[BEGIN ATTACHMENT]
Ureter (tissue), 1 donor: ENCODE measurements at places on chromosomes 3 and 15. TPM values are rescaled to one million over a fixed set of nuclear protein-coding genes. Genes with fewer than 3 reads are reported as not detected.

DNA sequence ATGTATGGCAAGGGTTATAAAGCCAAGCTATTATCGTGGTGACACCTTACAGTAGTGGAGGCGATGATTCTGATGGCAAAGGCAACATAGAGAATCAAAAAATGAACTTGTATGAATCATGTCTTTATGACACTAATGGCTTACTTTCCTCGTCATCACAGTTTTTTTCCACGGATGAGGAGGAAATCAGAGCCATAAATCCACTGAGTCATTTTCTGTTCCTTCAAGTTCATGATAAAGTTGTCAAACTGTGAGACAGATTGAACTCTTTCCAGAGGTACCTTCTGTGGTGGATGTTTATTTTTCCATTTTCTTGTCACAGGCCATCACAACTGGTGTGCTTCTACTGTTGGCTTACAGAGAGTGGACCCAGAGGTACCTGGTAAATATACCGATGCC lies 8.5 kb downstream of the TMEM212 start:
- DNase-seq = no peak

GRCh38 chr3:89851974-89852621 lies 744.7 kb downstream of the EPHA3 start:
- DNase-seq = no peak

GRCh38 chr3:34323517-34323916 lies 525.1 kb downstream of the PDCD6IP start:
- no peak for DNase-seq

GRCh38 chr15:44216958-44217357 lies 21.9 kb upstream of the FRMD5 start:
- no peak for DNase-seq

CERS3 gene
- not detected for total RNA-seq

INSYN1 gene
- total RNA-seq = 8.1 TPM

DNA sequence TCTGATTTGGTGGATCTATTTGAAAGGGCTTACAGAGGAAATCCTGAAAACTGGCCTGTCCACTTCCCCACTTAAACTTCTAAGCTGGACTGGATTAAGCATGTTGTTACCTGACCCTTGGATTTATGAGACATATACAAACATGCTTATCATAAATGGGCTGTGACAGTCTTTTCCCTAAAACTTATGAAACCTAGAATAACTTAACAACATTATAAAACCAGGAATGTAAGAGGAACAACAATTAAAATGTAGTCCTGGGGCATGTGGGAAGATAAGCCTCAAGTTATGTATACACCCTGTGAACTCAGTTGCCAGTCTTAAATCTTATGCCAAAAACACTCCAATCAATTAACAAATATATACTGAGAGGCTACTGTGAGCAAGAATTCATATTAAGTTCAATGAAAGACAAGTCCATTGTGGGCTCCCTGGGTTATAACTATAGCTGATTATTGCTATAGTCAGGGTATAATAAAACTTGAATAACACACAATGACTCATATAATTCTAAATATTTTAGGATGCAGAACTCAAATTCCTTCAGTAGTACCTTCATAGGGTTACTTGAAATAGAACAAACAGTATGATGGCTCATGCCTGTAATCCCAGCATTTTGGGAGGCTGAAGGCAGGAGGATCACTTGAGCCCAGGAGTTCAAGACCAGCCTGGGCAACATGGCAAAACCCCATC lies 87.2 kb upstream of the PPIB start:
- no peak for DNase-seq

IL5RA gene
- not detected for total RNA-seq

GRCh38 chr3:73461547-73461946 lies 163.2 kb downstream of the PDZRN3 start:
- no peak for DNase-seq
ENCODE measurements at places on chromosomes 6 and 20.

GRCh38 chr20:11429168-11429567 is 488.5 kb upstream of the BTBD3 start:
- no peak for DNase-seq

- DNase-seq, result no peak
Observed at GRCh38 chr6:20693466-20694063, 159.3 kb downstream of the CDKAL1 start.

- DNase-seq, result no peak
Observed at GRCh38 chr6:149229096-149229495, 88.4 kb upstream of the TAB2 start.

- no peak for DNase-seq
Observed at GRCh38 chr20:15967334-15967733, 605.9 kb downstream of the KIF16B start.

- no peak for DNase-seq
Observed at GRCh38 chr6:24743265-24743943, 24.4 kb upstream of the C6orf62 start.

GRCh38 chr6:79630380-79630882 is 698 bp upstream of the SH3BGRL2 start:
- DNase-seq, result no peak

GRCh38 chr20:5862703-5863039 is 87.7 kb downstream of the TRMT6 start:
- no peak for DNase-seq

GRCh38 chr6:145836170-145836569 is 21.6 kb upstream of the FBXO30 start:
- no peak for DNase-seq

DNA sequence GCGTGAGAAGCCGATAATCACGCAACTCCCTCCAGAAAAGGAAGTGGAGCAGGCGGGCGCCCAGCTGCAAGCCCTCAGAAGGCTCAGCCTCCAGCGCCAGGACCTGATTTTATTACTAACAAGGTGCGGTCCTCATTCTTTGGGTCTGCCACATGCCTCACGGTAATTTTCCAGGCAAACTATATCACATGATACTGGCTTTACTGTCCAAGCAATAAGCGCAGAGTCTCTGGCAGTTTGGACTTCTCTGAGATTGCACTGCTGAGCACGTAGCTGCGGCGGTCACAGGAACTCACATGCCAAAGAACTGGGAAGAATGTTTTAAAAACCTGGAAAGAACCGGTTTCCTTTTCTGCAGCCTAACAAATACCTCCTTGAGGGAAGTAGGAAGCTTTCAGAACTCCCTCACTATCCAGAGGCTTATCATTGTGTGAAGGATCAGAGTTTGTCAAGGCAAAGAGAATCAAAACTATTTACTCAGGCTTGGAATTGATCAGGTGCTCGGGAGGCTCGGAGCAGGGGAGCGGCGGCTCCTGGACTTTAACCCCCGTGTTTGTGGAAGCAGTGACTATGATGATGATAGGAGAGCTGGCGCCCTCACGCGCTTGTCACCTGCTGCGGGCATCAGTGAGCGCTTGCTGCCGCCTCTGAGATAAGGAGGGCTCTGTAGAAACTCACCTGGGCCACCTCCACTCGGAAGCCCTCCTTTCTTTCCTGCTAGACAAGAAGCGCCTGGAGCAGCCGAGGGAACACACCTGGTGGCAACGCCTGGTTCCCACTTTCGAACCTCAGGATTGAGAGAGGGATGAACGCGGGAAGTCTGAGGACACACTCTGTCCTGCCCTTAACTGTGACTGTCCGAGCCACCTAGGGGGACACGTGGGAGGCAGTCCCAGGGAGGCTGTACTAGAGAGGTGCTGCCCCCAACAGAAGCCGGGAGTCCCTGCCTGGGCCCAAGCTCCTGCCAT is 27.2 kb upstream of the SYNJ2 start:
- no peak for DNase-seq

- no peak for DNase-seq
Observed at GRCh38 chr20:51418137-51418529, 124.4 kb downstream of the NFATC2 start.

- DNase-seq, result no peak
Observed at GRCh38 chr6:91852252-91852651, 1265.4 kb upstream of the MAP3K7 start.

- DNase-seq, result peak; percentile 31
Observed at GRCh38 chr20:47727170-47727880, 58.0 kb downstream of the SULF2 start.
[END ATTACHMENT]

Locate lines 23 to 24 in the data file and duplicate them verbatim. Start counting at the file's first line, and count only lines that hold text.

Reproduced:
- DNase-seq, result no peak
Observed at GRCh38 chr6:20693466-20694063, 159.3 kb downstream of the CDKAL1 start.